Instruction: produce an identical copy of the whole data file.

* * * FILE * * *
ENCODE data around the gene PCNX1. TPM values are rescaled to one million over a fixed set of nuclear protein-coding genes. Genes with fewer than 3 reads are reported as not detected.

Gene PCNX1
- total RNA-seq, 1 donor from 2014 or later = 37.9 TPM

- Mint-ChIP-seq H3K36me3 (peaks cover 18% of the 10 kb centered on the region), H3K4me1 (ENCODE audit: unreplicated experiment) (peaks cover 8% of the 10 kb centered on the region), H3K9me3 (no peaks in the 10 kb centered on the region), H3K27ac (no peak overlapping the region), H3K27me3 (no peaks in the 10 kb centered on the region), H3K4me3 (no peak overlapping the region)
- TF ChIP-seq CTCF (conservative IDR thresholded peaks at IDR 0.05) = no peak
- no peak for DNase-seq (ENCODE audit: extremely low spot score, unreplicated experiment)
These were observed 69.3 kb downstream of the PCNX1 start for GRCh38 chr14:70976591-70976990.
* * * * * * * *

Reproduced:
ENCODE data around the gene PCNX1. TPM values are rescaled to one million over a fixed set of nuclear protein-coding genes. Genes with fewer than 3 reads are reported as not detected.

Gene PCNX1
- total RNA-seq, 1 donor from 2014 or later = 37.9 TPM

- Mint-ChIP-seq H3K36me3 (peaks cover 18% of the 10 kb centered on the region), H3K4me1 (ENCODE audit: unreplicated experiment) (peaks cover 8% of the 10 kb centered on the region), H3K9me3 (no peaks in the 10 kb centered on the region), H3K27ac (no peak overlapping the region), H3K27me3 (no peaks in the 10 kb centered on the region), H3K4me3 (no peak overlapping the region)
- TF ChIP-seq CTCF (conservative IDR thresholded peaks at IDR 0.05) = no peak
- no peak for DNase-seq (ENCODE audit: extremely low spot score, unreplicated experiment)
These were observed 69.3 kb downstream of the PCNX1 start for GRCh38 chr14:70976591-70976990.